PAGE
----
By Joe Klein
November 15, 2015

The three Democrats who debated in Iowa last night were very, very concerned about the Paris terror attacks and the growing evidence that ISIS—or Da’esh, as it is called in the region—has metastasized into a true global threat. Very concerned. Bernie Sanders even thought that this barbaric challenge to civilization should be “eliminated”…although it was not as great a threat as global warming, he allowed, which—hold on, here—causes terrorism. You know, droughts and floods set people in motion and…well, never mind.

Sanders’ utter lack of proportion on this issue—and yes, climate change is a serious problem, but not the immediate threat to our security that Islamic terror is—is a classic example of how the American left lives in a hermetically sealed bubble, just as the American right does. And the left, and its solipsistic insistence on political correctness, is having an undue influence on the Democrats’ presidential candidates in 2016.

Indeed, political correctness makes it impossible for Democrats to face, head on, by name, the essential problem: the rise of Islamic radicalism—or jihadi-ism, as Hillary Clinton tried to call it (and almost succeeded). This is not just a word game. If we are to come to terms with Da’esh and Al Qaeda and other jihadis, we have to acknowledge that they represent a basic conflict within Islam: the rise of Wahhabi-style fundamentalism over the past century. If we recognize the nature of this battle, it becomes easier for us to identify our friends and enemies, especially the latter. Our enemies are those who have funded and promulgated Wahhabi-style Islam through radical Madrasas throughout the Middle East. That would be Saudi Arabia, whose tottering monarchy made a devil’s bargain with the Wahhabis decades ago. In recent weeks, the Saudis and their gulf allies, have turned their attention away from ISIS and focused on the Shi’a rebels in Yemen, who represent a far less potent threat to global stability (even though they are supported by Iran). And yet, Saudi Arabia—and Wahabi-style Islam–was not mentioned by any of the candidates last night.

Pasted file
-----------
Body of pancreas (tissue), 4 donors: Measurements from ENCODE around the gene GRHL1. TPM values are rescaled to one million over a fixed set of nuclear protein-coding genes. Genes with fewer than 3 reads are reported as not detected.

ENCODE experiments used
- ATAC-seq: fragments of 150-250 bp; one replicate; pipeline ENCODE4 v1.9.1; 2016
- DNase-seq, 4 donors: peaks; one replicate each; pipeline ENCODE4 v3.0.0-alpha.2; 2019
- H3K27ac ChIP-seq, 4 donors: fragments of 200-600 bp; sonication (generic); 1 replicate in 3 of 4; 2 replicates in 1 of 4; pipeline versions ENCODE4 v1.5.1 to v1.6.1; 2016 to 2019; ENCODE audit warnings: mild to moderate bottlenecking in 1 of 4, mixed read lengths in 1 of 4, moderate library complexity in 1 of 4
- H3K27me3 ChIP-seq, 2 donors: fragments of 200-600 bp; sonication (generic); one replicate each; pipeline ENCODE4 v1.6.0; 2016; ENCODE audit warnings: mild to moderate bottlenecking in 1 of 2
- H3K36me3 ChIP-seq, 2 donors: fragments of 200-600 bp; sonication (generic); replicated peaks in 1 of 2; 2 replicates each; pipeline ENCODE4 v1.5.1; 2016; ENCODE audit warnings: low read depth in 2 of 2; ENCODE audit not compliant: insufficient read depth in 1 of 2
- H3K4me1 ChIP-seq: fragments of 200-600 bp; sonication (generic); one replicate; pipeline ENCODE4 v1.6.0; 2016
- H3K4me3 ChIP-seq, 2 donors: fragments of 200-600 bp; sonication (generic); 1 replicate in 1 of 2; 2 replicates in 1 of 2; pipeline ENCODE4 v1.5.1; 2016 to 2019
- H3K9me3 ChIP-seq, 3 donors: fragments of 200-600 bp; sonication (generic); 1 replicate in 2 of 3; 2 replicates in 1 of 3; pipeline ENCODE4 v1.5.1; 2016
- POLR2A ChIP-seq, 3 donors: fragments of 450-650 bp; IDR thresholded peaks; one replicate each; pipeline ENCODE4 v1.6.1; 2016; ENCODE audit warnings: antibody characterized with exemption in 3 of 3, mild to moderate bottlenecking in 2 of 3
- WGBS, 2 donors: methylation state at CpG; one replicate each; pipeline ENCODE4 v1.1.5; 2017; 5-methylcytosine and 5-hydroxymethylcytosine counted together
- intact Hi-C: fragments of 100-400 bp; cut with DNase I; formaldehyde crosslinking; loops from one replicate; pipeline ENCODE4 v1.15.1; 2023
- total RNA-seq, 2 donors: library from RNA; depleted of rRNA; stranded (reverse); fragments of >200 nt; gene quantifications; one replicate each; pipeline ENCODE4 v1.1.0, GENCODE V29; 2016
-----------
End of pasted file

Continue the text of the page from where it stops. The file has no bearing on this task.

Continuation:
But then, nothing much was—other than a general belief that America should lead the fight against ISIS in consultation with our allies within and outside the region. Which is what we have been doing, to some effect, but not enough.

The question now—unasked and unanswered—is whether the recent evidence of global reach by ISIS requires a change in US/NATO strategy. France will probably invoke Article V of the NATO treaty, which calls on the members to join together in a military response to the act of war. What does that mean? Does it mean—as most Republicans have suggested—that we are at turning point: that an allied invasion force is necessary to retake the territory held by ISIS/Da’esh?

Not even Hillary Clinton, who has a far better grasp of these problems than her two challengers, was willing to take on that one. But that will be the central question in the weeks to come: Can we build a military coalition—like the supple one built by George H.W. Bush in the first Gulf War—to take on the limited mission of destroying Da’esh’s safe haven. One wonders how Sanders and the rest of the left feel now about the use of drone strikes—one of which killed the alleged leader of ISIS in Libya on the same day as the Paris attacks–and the aggressive collection of terror-related data.

Aside from the incoherence on ISIS, the other notable moment of the debate was Hillary Clinton’s phenomenal conflation of “Wall Street”—the term of art for big finance—with Wall Street, the geographic region in lower Manhattan. She was challenged by Sanders on her financial support from “Wall Street” and came up with this:“Where were we attacked? We were attacked in downtown Manhattan, where Wall Street is,” she said. “I did spend a whole lot of time and effort helping them rebuild. That was good for New York.”

Well, I suppose it depends on what your definition of the word “is” is.

Based on what I saw last night, I’d say that 2016 is not looking like a good year for the Democrats—if it weren’t for the fact that more than half the Republican polity seems intent on giving us an amateur as their nominee at a time when a sober, sophisticated professional is needed.

Contact us at editors@time.com.

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